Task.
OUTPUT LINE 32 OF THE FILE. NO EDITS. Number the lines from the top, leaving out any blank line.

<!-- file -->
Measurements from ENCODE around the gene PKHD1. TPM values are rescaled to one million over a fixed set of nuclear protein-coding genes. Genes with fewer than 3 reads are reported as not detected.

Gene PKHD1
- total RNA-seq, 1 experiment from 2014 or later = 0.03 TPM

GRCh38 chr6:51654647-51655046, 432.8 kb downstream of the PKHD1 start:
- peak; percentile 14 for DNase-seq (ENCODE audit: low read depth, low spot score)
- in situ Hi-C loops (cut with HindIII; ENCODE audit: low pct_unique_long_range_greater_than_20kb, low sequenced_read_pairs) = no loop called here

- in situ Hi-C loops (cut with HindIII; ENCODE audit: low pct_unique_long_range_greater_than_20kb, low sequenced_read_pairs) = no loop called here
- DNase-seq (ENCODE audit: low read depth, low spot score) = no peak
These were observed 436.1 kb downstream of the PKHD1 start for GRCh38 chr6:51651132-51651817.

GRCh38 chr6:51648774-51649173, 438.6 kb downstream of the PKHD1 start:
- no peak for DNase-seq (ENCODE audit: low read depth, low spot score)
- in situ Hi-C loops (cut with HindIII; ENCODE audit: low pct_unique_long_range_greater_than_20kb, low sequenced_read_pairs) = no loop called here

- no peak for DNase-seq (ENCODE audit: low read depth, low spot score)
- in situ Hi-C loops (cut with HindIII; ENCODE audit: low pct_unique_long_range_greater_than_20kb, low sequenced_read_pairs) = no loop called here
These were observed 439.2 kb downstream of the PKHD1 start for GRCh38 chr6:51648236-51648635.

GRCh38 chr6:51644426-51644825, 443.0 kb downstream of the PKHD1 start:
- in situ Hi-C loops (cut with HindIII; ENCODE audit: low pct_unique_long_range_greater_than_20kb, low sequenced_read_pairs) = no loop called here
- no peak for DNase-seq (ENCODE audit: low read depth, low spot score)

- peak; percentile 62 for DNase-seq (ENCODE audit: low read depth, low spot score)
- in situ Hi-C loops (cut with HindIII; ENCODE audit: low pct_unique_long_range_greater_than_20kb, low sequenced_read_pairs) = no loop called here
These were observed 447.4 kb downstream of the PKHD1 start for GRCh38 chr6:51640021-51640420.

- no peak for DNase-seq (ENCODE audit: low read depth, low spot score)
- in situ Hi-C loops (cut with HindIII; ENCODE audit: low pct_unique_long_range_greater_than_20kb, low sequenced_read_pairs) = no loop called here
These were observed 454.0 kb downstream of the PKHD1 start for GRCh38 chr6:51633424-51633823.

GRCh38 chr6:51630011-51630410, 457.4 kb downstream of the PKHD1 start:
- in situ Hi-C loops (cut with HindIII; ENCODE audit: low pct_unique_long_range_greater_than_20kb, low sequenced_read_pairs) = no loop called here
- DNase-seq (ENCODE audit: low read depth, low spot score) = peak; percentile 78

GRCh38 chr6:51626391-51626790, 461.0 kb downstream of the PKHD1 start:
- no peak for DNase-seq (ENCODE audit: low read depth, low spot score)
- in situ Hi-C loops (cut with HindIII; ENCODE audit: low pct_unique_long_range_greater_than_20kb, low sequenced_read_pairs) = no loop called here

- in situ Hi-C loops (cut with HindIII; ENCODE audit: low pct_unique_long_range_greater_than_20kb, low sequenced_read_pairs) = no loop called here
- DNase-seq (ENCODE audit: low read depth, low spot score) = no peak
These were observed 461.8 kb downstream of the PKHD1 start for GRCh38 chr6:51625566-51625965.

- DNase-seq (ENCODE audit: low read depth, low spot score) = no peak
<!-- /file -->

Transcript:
- DNase-seq (ENCODE audit: low read depth, low spot score) = no peak